The Red Rose

H.M.S Honour emblazoned across the bow — a siren’s call to any covetous pirate. Victory against a foe like that would entail a tale to regale any adventurous ear with, enough rum to fuel a crew for months, and the possibility of a glut of gold to sail away with. A rose may be beautiful, but its thorns could surely pierce the hull of His Majesty’s ship — even if it were twice its size.

A simple speech was all it took for pirate captain Leopold to whip his crew into a frenzy. For most, to laugh in the face of death would seem a symptom of madness, but for the captain’s crew — it was the highest of virtues. The Red Rose was a fast ship, a small sloop easily capable of out-manoeuvring the Great British frigate. This, however, was its sole advantage, for Rose’s crew stood at little more than seventy compared to the floating army of at least three hundred. These stacked odds simply served to make the payoff greater — at least in the lunacy of Leopold’s mind.

Facing toward his men, the captain bellowed his orders to follow the hulking vessel. After a dramatic flourish with his right hand high into the air, it lightly came down again and delicately covered the banister of his beloved vessel. A short caress followed, as if he were calming her before the coming battle, letting his precious Rose know that she would sail away unharmed. That her beauty would remain unscarred by warfare.

As The Red Rose turned hard to port, it lay in perfect position for a full volley — with a mere ten cannons on her starboard side. Still, like many of his allies, Leopold flew the Union Jack high above The Red Rose, to fool British ships into a false sense of security. It worked extremely well for smaller vessels carrying tea and other precious cargo, though they didn’t hold the bragging rights of a war vessel like H.M.S Honour. The element of surprise was firmly on Leopold’s side and so with a quick command to ‘fire’ — his rival ship was already looking worse for wear. The captain could not help but let his lips curl into a smirk, while his hand gripped tighter around Rose’s wooden frame.

A brief moment of panic took hold of the enemy ship as crewmen ran about the deck, scrambling into their designated battle positions. Within seconds though, the great vessel groaned towards The Red Rose and Leopold immediately responded with an order to turn about.

It was too late. Never before had any of the pirates seen a British vessel move with such speed and finesse. The mighty beast now lay parallel to The Red Rose and unleashed the fury of hell upon her. Leopold watched helplessly as huge gashes were opened up alongside his beloved’s hull, while his crewmen struggled to gain their footing. Rose was violently rocking from side to side as each cannon ball plunged deep into her bowels, only Leopold remained upright — his hand still firmly entrenched around Rose’s elegant frame.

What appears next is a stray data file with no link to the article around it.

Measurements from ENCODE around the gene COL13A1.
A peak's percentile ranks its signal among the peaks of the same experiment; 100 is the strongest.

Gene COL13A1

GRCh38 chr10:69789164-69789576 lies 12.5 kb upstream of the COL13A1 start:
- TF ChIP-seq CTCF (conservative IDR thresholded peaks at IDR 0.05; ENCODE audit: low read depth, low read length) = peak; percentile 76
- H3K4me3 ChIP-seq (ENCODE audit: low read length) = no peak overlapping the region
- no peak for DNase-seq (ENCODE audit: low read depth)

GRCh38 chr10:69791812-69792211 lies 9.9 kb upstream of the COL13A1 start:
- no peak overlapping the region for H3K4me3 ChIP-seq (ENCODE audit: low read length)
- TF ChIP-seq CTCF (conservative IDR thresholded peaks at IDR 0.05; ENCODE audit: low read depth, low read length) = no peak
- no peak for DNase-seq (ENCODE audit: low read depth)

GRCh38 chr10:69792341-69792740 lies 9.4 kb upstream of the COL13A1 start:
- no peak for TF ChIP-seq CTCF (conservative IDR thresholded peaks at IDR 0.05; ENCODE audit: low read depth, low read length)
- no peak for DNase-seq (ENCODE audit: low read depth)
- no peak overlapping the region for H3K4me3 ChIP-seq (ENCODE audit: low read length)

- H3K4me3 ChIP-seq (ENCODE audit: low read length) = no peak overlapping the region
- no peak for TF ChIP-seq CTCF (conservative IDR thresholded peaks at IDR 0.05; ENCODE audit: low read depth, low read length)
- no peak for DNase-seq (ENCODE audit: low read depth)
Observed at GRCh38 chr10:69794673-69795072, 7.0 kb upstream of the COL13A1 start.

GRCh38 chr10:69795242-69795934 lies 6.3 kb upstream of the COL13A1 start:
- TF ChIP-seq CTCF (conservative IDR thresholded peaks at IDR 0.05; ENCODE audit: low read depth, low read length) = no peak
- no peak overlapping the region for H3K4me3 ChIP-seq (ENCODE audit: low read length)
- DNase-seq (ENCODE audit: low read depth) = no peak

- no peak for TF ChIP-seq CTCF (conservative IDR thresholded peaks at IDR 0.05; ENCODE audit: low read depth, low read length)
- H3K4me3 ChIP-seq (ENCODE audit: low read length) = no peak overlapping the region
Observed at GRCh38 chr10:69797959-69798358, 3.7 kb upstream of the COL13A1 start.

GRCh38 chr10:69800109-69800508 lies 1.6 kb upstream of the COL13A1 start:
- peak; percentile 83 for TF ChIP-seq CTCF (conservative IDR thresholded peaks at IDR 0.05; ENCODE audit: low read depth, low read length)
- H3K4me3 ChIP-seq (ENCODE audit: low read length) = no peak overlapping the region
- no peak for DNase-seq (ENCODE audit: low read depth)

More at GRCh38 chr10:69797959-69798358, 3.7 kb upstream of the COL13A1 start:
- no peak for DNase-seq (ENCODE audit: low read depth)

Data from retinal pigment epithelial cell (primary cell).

With the upmost discipline and grace, His Majesty’s soldiers had lined up alongside the balustrade of the H.M.S Honour, which had drawn ever closer to Leopold’s once beautiful vessel. Worse still, the soldiers’ red uniforms completely masked the fledgling flames of their muskets. Each gun produced an elegant plume of smoke that resulted in a series of bloody injuries for Leopold’s men. As a musket ball shot past his face, Leopold instinctively let go of the banister and fell to the deck in a state of shock.

Far more devastating than the shower of musket balls was the continuous volley of cannon fire — which The Red Rose could never match. At first, His Majesty’s vessel fired small grapeshot, to thin out Leopold’s forces but it also continued to slice through Rose’s hull. As if the tide had turned against the pirates, the ocean became greedy, lapping into every hole and gnawing away at any crevice.

As precious moments passed, the waves grew more frenzied, maliciously biting into the hull of the vessel. Leopold winced, keenly aware of the pain his precious ship was feeling. Each blast of the cannon seemed to strike through his own skin like a sharpened needle. The heat worsened this agony, as fire spread insidiously throughout the woodwork and consumed the captain’s crewmen. Unwilling to suffer anymore, he slowly closed his eyes and lunged forwards, gripping the staircase banister and using it to stand — the wood furiously hot against his palm. Leopold knew every contour of his lover, able to traverse the staircase completely blind — ignorant now of any pain.

Standing outside his cabin, he reopened his eyes to be greeted by smoke and assaulted by the screams of his crew, who were begging for orders and aid. Shutting out the suffering, he grasped the scorching metal door handle and strode into his space, slamming the door behind him — before falling to the floor. Water began to seep in under the door, making it seem as if Rose were weeping. Leopold followed suit, his tears flowing freely and mingling with his lover’s. There was no decision to be made. Leopold lay down and allowed the ocean to slowly consume him — along with his beloved.


About Laurence Sullivan

A Writers’ Centre Norwich ‘Commended Writer’, Laurence Sullivan has been published online, in magazines like The Legendary, Kishboo, Thick Jam and Drunk Monkeys, as well as in anthologies published by Amelia’s Magazine/House, Darker Times Fiction, Sampad and the British Council. He became inspired to start writing during his university studies, after being saturated in all forms of literature from across the globe and enjoying every moment of it.

>> Laurence Sullivan's author page

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